At age ten I was preparing to enter the scary world of senior school, going from my simple mathematics, science and English classes to algebra, physics and chemistry and Latin. Looking back, that moment feels much like the conclusion reached by the UN Working Group on Business and Human Rights in their assessment of the first decade of the UN Guiding Principles on Business and Human Rights (UNGPs). Progress has been made, but now is the time to step up and deal with the difficult challenges.
The Working Group's report is positive noting that "there is no doubt that the Guiding Principles have succeeded in providing a globally agreed-upon standard for what States and businesses need to do to respectively protect and respect the full range of human rights across all business contexts".
They go further, saying that from a business perspective "the transformative concept of an internationally recognized business responsibility to respect human rights has become the authoritative standard that defines responsible business".
Yet the Working Group's report also has an air of those old school reports that read "good work - but still room for improvement". For as much praise as there is in the Working Group's report for the "considerable business uptake" and the gains in speed and coverage of the business and human rights movement, there is a also the stark recognition that adoption of the UNGPs in practice has been "uneven and insufficient in both depth and breadth".
Some of the key findings in relation to challenges to be addressed over the next decade, particularly focused on the corporate responsibility to respect human rights and the non-state aspects of the remedy pillar of the UNGPs, are:
- respect for human rights need to be implemented more broadly across value chains, including among small and medium-sized enterprises;
- there is a disconnect between improvements at policy level and implementing policies and commitments in practice (particularly in relation to businesses' assessment of their business models and their engagement, legal and lobbying activities);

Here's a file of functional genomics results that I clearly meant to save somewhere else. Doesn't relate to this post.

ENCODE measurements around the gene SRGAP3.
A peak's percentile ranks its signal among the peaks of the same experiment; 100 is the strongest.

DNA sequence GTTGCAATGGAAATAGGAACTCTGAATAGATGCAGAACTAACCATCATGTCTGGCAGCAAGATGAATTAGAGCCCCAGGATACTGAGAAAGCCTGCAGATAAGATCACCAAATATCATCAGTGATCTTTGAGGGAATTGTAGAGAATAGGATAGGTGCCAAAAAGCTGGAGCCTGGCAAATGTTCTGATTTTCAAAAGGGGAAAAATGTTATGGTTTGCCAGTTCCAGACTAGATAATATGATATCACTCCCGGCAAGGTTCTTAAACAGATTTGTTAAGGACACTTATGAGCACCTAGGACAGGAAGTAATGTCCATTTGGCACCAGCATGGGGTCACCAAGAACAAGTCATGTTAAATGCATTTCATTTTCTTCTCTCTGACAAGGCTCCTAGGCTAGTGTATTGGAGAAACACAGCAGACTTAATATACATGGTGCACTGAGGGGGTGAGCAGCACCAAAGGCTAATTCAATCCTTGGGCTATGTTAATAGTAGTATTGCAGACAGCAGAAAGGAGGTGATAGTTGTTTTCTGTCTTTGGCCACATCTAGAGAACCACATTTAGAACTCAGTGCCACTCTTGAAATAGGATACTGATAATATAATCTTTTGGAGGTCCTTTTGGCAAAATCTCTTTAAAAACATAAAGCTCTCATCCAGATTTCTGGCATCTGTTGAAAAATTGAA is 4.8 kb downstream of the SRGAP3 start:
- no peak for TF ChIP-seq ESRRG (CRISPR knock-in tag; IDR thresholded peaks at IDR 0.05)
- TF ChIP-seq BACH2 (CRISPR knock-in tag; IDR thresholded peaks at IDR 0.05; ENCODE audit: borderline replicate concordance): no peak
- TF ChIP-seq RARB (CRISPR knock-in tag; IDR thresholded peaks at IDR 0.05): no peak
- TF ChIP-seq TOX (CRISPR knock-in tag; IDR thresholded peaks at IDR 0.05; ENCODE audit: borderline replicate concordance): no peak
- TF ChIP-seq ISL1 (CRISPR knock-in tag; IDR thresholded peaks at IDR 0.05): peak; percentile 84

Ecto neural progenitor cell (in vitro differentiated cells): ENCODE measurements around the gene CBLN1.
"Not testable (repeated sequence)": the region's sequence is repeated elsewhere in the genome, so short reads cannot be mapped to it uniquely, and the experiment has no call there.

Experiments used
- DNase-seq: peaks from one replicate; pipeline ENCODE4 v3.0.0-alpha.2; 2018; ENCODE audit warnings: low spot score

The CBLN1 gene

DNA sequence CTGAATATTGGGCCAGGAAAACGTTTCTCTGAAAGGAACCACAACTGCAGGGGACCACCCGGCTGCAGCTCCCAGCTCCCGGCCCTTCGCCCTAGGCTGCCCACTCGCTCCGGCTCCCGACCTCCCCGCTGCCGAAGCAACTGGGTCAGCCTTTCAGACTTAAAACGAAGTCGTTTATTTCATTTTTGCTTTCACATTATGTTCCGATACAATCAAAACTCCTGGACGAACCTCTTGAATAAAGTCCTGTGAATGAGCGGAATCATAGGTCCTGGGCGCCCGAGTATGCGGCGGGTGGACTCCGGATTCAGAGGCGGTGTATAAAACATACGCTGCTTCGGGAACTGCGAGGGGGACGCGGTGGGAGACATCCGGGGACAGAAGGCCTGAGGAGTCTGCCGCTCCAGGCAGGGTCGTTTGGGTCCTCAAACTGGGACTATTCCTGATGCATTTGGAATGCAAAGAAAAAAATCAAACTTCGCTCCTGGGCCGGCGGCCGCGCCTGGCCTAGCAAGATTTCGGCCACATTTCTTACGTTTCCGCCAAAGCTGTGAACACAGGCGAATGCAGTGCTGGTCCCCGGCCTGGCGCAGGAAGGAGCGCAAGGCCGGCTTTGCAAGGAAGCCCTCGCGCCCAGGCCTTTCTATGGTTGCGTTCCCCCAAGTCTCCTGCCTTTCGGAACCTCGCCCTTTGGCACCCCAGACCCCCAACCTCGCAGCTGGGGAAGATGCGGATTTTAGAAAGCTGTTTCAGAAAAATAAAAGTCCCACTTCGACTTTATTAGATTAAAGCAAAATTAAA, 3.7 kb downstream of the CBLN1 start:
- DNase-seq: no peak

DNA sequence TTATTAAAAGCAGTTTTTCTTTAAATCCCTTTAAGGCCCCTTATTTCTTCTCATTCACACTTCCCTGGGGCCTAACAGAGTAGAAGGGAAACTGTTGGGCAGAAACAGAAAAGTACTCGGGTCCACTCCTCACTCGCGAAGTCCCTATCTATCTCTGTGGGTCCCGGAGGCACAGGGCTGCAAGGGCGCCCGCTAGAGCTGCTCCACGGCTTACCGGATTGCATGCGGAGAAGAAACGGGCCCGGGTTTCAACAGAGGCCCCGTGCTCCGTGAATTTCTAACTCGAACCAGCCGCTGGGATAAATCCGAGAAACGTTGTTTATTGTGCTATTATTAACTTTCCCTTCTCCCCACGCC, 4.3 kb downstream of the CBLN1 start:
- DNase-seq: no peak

- the level of uptake in the financial sector needs to be increased, with a greater recognition of the link between business and human rights and the current focus on addressing ESG risks and impacts;
- more data is needed on human rights performance, with a focus on outcomes and results rather than inputs, outputs and activities; and
- grievance mechanisms need to work to improve trust and effectiveness (including through work on transparency and monitoring) and more is needed to help build gender-sensitive and culturally-appropriate mechanisms.
All of which might make the hill seem a little like a mountain. Fortunately, the Working Group's report represents the first of two outputs from its mandate to chart the course for the next decade of action on business and human rights. Later this year, the Working Group is to launch a Roadmap for the Next Decade which will set out an implementation strategy with goals and targets for States, business enterprises and associations.
Unlike my time at senior school, the next ten years represents a defining moment for the business and human rights space (as it does with the wider ESG/sustainability agenda). As the Working Group's report notes, some good progress has been made. Now is the time to double-down on those efforts and push forward with the greater integration and implementation of the UNGPs in practice and on the ground.
One recent and one upcoming development may assist with that push.
- The Dutch court's recent judgment in the Shell case in which the court referred to the UNGPs as an authoritative and internationally endorsed soft law instrument suitable for the interpretation of the Dutch unwritten standard of care is part of a wider direction of travel seeing the UNGPs "hardening" beyond their original status as a soft law instrument; and
- The European Commission is expected over the Autumn to publish its proposal in respect of mandatory environmental and human rights due diligence regime, which will likely leverage off and refer to the UNGPs (or similar standards such as the OECD Guidelines) and give practical guidance on how companies should be meeting their responsibility under the UNGPs.
With the Dutch's court judgment likely to be appealed, other claimants possibly attempting to bring claims along similar lines and the European Commission being joined by a number of Member States in looking at due diligence regimes, it will be well worth keeping an eye on this space going forwards.
From the efforts of the past decade, both successes and failures, we have started to climb the hill, knowing better what works and what doesn't, who leads and who lags. The next decade needs to increase the pace, always striving to "achieve tangible results for affected individuals and communities"